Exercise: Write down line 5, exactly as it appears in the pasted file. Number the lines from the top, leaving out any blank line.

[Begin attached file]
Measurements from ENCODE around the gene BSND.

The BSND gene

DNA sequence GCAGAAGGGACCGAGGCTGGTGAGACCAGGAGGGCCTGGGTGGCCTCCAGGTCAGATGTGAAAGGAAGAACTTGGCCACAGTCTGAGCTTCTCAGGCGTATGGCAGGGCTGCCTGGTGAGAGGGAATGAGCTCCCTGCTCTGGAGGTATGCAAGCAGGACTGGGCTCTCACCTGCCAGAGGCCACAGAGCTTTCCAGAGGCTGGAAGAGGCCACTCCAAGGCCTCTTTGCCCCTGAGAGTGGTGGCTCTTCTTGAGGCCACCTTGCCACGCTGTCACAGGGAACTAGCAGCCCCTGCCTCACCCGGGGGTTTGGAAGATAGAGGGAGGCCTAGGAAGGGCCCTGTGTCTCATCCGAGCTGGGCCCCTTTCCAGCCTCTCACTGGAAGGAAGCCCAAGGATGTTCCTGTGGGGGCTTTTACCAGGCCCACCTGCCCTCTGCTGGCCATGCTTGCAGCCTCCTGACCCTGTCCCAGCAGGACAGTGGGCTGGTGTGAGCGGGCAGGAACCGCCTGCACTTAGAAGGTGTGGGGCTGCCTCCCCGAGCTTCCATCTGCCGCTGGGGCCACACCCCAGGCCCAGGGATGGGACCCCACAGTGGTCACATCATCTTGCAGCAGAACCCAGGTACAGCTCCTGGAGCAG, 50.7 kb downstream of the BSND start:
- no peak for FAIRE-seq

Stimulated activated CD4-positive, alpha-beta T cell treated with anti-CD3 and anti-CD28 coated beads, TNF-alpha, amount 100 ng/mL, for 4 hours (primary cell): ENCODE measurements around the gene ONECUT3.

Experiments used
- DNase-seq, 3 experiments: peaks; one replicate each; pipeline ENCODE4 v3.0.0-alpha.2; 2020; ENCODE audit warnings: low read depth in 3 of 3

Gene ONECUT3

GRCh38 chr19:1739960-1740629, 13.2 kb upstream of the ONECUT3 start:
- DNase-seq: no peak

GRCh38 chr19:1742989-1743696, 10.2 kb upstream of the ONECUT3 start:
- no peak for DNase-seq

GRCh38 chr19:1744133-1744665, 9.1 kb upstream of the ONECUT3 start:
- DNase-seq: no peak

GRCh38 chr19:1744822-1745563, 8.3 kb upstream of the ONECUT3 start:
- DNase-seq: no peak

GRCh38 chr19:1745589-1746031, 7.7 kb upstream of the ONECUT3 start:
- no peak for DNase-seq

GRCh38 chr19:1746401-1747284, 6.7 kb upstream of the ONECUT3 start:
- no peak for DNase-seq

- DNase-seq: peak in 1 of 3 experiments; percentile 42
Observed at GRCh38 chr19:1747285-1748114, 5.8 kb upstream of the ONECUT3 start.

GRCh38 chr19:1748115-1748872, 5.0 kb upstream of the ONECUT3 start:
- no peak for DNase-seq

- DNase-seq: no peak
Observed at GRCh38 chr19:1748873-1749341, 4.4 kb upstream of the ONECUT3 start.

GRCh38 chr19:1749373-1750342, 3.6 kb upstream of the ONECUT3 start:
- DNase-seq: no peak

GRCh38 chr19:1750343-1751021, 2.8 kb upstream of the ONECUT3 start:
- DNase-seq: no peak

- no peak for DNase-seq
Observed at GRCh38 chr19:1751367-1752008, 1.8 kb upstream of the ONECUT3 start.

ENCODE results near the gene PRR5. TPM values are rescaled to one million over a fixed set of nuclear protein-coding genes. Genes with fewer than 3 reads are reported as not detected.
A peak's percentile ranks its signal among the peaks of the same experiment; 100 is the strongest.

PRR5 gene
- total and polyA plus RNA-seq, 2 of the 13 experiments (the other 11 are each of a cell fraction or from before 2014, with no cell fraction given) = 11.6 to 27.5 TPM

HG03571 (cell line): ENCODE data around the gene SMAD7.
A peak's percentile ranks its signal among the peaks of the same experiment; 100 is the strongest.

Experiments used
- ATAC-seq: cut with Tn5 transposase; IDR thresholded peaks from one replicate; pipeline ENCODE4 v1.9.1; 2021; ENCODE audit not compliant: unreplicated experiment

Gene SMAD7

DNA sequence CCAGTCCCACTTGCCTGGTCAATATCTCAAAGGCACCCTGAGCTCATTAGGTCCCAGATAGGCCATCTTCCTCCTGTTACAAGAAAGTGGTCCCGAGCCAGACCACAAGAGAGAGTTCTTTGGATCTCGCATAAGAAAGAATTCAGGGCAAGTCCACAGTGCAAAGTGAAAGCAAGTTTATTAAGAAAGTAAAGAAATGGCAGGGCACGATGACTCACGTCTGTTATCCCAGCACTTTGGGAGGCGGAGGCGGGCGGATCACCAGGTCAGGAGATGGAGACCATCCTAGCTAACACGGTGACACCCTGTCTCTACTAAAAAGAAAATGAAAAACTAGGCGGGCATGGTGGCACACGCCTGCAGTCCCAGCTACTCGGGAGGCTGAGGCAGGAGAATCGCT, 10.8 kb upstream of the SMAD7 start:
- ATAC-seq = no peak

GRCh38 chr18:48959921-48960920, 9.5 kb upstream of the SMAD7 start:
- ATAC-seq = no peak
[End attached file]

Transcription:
Stimulated activated CD4-positive, alpha-beta T cell treated with anti-CD3 and anti-CD28 coated beads, TNF-alpha, amount 100 ng/mL, for 4 hours (primary cell): ENCODE measurements around the gene ONECUT3.